I love my Great Americans. I have a landscape set, the set of grays, and the Son of Monty set. I was pleasantly surprised to find that I liked them, some people said they were 'greasy'. I don't find them greasy, just creamy and soft. I use them in backgrounds on portraits (the grays are wonderful), as well as in landscapes. I like the softness for landscapes, although I do find a light touch works really well with these. I think if you have a really firm touch with pastels, the softies may not be a good fit for you. The more I use the Great Americans, the more I like them. They defiinitely are a favorite of mine, they play very nicely with Ludwigs :D and Mount Visions. And, they have a lot of colors you just don't see in other sets, a really nice perk.

the drover's dog
10-20-2011, 08:31 AM
This is always such a subjective discussion when the topic arises. Here's my considered opinion:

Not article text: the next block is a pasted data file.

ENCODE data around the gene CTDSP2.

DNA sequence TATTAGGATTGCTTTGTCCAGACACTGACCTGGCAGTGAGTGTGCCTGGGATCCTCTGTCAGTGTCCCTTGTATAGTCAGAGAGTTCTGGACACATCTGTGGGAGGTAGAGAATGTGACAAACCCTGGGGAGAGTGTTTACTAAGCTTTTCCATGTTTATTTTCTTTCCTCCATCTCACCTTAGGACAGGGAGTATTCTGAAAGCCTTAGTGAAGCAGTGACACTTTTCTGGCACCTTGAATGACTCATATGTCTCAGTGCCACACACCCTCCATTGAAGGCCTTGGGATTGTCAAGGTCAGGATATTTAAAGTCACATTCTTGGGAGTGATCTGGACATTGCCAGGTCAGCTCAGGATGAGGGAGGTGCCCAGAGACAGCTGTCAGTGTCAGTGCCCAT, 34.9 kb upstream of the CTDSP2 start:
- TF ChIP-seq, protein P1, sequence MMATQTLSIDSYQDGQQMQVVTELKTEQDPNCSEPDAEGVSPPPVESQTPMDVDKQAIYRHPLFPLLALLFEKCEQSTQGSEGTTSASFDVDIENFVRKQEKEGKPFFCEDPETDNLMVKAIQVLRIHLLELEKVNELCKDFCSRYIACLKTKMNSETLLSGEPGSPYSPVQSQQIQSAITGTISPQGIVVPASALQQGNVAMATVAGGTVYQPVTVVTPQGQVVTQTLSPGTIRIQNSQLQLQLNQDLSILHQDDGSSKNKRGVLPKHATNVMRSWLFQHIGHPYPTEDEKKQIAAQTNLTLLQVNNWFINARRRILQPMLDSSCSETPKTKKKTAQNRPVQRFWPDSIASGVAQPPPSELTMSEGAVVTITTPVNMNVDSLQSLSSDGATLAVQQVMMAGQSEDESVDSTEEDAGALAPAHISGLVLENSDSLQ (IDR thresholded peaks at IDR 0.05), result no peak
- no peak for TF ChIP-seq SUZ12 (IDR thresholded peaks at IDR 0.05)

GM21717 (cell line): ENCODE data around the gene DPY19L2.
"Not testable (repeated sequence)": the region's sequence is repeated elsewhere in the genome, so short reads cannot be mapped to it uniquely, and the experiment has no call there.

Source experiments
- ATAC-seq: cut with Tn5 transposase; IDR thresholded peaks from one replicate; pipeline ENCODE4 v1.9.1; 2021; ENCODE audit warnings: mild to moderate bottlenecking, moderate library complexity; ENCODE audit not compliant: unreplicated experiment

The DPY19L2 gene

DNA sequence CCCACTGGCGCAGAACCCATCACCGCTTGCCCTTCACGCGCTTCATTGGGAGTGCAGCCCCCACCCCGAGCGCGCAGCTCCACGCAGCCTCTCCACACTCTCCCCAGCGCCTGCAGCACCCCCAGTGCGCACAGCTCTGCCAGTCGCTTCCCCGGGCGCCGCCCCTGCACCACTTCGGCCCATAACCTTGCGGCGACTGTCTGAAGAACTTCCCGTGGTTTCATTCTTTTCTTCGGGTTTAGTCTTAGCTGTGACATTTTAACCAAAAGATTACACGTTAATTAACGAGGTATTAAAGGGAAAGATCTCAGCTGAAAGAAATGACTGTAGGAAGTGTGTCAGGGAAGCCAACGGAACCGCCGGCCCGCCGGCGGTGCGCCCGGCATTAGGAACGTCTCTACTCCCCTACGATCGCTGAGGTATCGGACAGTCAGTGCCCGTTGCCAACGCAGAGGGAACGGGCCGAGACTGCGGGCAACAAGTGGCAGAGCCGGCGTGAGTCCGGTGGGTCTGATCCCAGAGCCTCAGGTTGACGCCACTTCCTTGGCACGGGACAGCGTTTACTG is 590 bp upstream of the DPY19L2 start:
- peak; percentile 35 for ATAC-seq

I only have a set of thirty Ludwigs so far and about 150 Schminckes bought open stock in dribs and drabs (ouch!). Also have about 25 Great Americans. In my humble opinion, the Schminckes are the softest, then the Ludwigs (both really gorgeous brands of pastels), then the GAs. I agree that the GAs have a peculiar "greasy" feel to them. They have such nice collections though. It's frustrating, because I don't really like using GAs yet still drool over the various collections. They crumble away in my pastel box too. All the numerous shattered bits came from GAs. I'm constantly reconstituting and re-rolling them.

IMHO nicest all round pastels to use from start to finish of a work? - Mount Visions which are also the best value for money if you live in the US. I'm not too keen on Senneliers because of their inconsistancy and tendency to crumble, but many love them and I have a dozen or so of these but I don't dare take the wrappers off them or they will expire into crumbs. You don't get much pastel for your money with Senns either. Like Senneliers, Unisons by the time they get to Australia are too expensive for their tiny size. I have a few, and they are too gritty for my tastes.